Mt. Allison computer science students to compete in the “Olympics of programming competitions”
11/9/2017 1:37:47 PM
ACM_CSProgrammingThree Mount Allison University computer science students will be part of what’s been dubbed the ‘Olympics of Programming Competitions’ when they compete in the Association for Computing Machinery’s International Collegiate Programming Contest’s (ACM-ICPC) regional competition for the Northeast North America region.

The MTA Rogue Three team, made up of computer science students Lucas Wood, Olivier Bourgeois, and James Black, will take part in the 2017 Northeast North America Regional Contest on November 11. They will compete remotely, gathering with other qualifying Maritime teams at Dalhousie University.

“We’re excited to have another student team reach the regional competition this year,” says Dr. Liam Keliher, Mount Allison math and computer science professor and team coach. “At this level, our students are competing against teams from Harvard and MIT. It’s a challenging competition but shows the high calibre of our students.”

The Mt. Allison team placed second in the Atlantic Canada competition earlier this fall. For the Northeast North America contest, they will be up against 12 to 16 programming teams from across Atlantic Canada, Quebec, and the Northeastern United States. The winner will advance to the world competition being held in Beijing, China in April 2018.

The competition takes place over five hours during which teams attempt to solve up to 10 programming challenges.

“You’re trying to solve as many problems as you can in this timeframe,” says Black, a third-year computer science major from Oxford, NS. “The three-member teams are using one computer so we divide a lot of the work up to get as much done as possible.”

Preparation work for the competitions is done outside of regular class work. The MTA Rogue Three team meets up twice a week over the school year for two to three hours at a time and team members also work independently.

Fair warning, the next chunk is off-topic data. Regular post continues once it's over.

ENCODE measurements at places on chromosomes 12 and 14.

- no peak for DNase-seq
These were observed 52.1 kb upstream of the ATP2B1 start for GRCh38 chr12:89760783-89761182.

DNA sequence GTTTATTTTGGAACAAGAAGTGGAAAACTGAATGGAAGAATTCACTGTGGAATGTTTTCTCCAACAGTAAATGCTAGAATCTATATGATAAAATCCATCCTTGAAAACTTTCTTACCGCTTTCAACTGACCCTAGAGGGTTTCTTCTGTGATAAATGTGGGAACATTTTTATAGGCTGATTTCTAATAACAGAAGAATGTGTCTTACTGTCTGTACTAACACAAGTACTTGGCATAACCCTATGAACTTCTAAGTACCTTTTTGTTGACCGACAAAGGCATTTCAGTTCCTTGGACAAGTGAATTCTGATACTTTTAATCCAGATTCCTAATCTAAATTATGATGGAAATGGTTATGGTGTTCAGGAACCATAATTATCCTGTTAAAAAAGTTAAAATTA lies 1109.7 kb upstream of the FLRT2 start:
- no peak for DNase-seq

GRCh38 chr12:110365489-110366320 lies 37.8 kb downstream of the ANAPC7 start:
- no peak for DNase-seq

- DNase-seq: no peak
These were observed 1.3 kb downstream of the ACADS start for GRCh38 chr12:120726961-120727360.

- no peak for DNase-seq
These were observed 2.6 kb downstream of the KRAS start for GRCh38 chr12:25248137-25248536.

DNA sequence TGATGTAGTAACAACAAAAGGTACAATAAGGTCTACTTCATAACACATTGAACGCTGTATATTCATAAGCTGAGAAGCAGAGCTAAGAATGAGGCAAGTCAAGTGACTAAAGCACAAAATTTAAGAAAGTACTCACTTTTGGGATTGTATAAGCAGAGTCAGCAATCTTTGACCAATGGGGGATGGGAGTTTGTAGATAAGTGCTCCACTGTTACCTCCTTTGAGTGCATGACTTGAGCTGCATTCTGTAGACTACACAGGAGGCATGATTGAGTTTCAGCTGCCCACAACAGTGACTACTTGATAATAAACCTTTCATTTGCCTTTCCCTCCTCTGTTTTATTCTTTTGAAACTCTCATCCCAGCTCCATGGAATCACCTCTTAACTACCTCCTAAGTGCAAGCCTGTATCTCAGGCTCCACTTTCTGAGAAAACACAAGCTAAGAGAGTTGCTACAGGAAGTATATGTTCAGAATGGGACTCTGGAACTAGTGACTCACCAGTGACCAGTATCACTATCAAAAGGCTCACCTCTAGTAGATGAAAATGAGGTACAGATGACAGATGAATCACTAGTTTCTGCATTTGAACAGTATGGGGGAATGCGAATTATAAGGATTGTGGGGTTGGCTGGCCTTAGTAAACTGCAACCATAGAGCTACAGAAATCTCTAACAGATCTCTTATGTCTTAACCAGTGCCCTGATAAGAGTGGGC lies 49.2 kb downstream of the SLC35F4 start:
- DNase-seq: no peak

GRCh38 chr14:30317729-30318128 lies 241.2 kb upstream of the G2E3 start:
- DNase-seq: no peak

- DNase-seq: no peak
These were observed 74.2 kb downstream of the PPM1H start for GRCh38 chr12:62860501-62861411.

“It’s taught us all a lot of practical skills,” says Wood, who is also from Oxford, NS and will graduate this spring. “You get a chance to put the theories you’re learning in your classes to use in a different context for these competitions. I enjoy it a lot, it’s really interesting.”

And this activity is also helpful not only to their university education experience but for the future. All three students say this additional training has helped them with future job prospects in computer programming.

“It’s really like job training for some fields,” says Bourgeois, who is from Shediac, NB and will graduate this spring. “I am doing onsite interviews with Google next week. I don’t think that would have been possible without this kind of education and experience.”

Photo caption (left to right): Mount Allison computer science students James Black, Olivier Bourgeois, and Lucas Wood will compete in the Associations for Computing Machinery’s International Collegiate Programming Contest’s (ACM-ICPC) regional competition for the Northeast North America region this weekend.